Foreign Born Canadians Unable to Pass on Citizenship
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Below is my petition which was submitted to the Canadian Government via their e-petitions website. It is a petition against the changes made to Canadian citizenship which affect thousand of Canadians, such as myself. It doesn't allow people born overseas, the right to pass on their citizenship to their children. I, a 10th generation Canadian, was born overseas which means I don't have the right to pass on my citizenship. This means unless I have my children in Canada, or marry a Canadian born in Canada, my children won't be Canadian. This will affect their identity, relationship with Canada and its culture, and other things such as where they go to University. Please note that the petition is in the format required for the Government petitions website.
Petition to the Minister of Immigration, Refugees and Citizenship
1. The Canadian Government denied thousands of foreign born Canadians citizenship due to the “after first generation” rule which took effect in 2009
2. The changes made disregards the Canadians who live, have lived, or are considering living overseas.
3. The Charter of rights and freedoms includes the preservation and enhancement of the multicultural heritage of Canadians.
4. The Prime Minister campaigned on a promise to respect the Charter, and during the debate on September 28th, 2015 said, "A Canadian is a Canadian is a Canadian, and you devalue the citizenship of every Canadian... when you break down and make it conditional for anyone;" and
5. The Minister said, as reported on March 3rd, 2016, "If one believes that a Canadian is a Canadian is a Canadian, and there is only one class of Canadian, those principles must be applied universally."
We, the undersigned, Citizens (or residents) of Canada, call upon the Minister of Immigration, Refugees and Citizenship to A; rescind the changes made to Canadian citizenship in 2009 that deny Canadians born outside of Canada to pass on their citizenship, or B; implement a system which allows Canadians to receive a full citizenship.
Here is a more detailed account of the changes made, why they were made, and how they affect Canadians.
Changes made in 2009:
In 2009 there were changes made to Canada’s citizenship act that affected the citizenship of people born abroad. While these changes didn’t take citizenship away from anyone, it did change who could pass on their citizenship. If you are born outside of Canada do Canadian parent’s you will be Canadian, but you can’t pass on that citizenship Even an 8th generation Canadian wouldn’t be able to pass on their citizenship of born abroad. If a pregnant lady was sent to a hospital in the US, because the Canadian hospitals didn’t have enough room or didn’t have the proper equipment to help the lady, that child wouldn’t be able to pass on citizenship. If the parents are traveling and the child is born prematurely, that child won’t be able to pass on citizenship. If the child is born outside of Canada to non-military or government workers, they won’t be able to pass on their citizenship.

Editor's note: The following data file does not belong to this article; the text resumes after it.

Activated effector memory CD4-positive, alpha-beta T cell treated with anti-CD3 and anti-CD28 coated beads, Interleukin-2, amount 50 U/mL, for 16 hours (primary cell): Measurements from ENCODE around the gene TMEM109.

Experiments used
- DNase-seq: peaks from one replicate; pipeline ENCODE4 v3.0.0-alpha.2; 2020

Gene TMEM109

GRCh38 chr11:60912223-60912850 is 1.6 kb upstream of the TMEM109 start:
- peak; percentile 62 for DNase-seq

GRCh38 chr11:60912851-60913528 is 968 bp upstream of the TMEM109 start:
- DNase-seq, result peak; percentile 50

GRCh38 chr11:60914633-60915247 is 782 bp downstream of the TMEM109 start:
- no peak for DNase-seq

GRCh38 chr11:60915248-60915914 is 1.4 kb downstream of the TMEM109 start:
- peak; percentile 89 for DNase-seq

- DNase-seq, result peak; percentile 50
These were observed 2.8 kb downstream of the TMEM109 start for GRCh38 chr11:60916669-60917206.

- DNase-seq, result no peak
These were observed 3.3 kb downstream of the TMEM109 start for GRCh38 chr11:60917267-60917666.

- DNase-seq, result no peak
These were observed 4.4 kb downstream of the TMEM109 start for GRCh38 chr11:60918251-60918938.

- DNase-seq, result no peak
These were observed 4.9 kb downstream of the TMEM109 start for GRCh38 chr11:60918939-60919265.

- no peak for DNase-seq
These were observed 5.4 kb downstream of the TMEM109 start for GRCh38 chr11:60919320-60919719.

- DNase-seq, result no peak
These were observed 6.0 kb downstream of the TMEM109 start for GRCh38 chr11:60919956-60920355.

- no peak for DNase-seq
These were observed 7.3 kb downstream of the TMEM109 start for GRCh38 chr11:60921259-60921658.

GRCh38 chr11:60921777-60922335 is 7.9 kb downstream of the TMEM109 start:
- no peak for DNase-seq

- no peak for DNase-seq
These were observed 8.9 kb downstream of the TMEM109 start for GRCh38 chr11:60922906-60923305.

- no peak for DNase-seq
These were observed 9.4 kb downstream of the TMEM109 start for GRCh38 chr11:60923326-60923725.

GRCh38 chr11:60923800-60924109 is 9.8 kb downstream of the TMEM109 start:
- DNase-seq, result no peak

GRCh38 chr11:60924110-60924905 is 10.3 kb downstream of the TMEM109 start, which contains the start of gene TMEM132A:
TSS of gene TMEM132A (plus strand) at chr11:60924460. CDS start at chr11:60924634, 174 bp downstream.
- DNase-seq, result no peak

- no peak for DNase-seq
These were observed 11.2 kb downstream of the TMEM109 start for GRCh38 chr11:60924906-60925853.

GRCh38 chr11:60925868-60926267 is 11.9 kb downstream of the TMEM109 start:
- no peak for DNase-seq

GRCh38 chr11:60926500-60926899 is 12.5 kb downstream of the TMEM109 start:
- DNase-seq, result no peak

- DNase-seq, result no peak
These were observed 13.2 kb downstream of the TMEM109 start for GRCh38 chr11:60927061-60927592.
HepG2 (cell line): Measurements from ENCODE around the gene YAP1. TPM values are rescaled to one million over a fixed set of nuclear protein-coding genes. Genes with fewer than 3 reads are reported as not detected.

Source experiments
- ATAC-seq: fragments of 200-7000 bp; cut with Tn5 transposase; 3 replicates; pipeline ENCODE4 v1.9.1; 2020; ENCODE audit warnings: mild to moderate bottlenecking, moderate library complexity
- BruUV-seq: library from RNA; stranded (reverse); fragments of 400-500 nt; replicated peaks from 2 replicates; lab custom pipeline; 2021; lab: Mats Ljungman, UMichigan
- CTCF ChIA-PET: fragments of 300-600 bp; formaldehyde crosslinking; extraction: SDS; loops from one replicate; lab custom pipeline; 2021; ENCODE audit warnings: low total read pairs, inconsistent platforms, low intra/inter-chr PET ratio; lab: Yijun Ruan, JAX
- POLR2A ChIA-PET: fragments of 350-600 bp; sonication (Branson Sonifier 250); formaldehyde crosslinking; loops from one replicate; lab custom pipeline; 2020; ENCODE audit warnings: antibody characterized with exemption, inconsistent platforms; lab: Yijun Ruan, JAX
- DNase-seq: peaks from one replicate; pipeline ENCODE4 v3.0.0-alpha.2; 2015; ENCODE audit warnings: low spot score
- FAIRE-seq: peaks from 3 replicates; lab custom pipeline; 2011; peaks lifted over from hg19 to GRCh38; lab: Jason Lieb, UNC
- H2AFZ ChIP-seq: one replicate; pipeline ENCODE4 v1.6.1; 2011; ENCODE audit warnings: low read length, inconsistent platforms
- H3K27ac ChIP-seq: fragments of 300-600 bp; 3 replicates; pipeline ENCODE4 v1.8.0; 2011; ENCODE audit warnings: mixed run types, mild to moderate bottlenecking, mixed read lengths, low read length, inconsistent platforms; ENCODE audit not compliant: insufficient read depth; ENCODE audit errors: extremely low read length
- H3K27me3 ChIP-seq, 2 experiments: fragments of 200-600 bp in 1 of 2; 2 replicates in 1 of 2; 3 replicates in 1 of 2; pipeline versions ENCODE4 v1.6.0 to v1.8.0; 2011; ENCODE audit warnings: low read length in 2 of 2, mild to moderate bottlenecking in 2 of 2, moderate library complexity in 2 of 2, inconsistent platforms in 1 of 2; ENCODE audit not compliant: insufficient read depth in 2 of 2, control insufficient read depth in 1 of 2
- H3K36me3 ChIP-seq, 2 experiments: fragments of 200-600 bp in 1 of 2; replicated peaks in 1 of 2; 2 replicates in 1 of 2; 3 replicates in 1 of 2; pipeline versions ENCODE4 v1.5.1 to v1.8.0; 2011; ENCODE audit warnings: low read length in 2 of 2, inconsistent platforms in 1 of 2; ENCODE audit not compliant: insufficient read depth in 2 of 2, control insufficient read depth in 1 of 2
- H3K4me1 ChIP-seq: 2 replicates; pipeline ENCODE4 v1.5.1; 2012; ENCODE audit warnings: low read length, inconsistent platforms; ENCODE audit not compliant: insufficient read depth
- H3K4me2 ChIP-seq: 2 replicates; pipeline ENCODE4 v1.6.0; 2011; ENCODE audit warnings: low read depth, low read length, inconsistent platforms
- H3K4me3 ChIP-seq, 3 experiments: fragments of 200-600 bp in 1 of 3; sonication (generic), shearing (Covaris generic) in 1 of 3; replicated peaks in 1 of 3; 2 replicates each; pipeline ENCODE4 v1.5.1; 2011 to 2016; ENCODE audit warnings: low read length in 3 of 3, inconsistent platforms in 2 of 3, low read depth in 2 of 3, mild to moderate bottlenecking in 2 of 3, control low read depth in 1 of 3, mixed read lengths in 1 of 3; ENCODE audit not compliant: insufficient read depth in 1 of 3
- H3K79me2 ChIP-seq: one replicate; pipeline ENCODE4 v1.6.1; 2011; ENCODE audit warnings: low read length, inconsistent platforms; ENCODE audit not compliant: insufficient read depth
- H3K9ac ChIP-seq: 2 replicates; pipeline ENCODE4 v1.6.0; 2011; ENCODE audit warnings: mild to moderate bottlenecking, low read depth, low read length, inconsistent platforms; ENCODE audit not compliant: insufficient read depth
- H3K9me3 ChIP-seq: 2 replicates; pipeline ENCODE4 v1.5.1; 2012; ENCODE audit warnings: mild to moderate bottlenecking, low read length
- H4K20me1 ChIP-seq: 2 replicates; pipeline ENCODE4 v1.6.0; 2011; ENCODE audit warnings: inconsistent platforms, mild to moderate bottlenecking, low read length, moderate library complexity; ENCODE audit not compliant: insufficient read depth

Why These Changes Were Made:
Over the Summer of 2006 there was a war between Lebanon and Israel. This war endangered civilians, an estimated 50,000 of which were Canadians, who required evacuation from the Canadian government. Canada evacuated approximately 15,000 of these Canadians, and spent 94 million Canadian dollars to do so. What Canadians didn’t like about this is that many of these people were Lebanese born, and had gone to Canada for the 5 years needed to become a citizen, passed all the requirements, and then left. Some of these people then had kids in Lebanon, who then received their parents Canadian citizenship. People believed that these people aren’t true Canadians, and Canada shouldn’t be responsible for the evacuation of these people. While citizenship couldn’t be taken away, they made the changes so Canada wouldn’t have to pay for the evacuation of a group that natural born Canadians didn’t think were true Canadians.
Justin Trudeau strongly opposed part of the changes that allowed the government to take away citizenship from those who committed a crime relating to treason, terrorism, or spying, if they had dual citizenship. He’s stated several times that
all Canadian are equal, and there shouldn’t be multiple classes of citizenship.
"A Canadian is a Canadian is a Canadian" - Justin Trudeau, 2016
That was said by Prime Minister Justin Trudeau during a mock debate, and while it wasn’t referring to being born abroad, it is still relevant to this situation. All Canadians should be regarded as Canadians no matter where they’re born. Despite Trudeau saying that, there are still two classes of citizenship. Petitions have also gone to parliament and they’ve been addressed, but the house of commons decided supporting a change.
In 2009 when the changes were first implemented, people were becoming stateless, which is when you aren’t a citizen of any country. Now, if a foreign born Canadian has a child outside of Canada, and that child doesn’t receive their spouses, or that countries citizen, Canada will grant citizenship. Even though statelessness isn’t an issue there are other consequences.If a child is born to two foreign Canadians, in a place that grants citizenship through birth, that child would not be Canadian. That means that child would lose out on much of what it means to be Canadian. Rights, freedoms, family history and part of that child's sense of Identity would be taken away.
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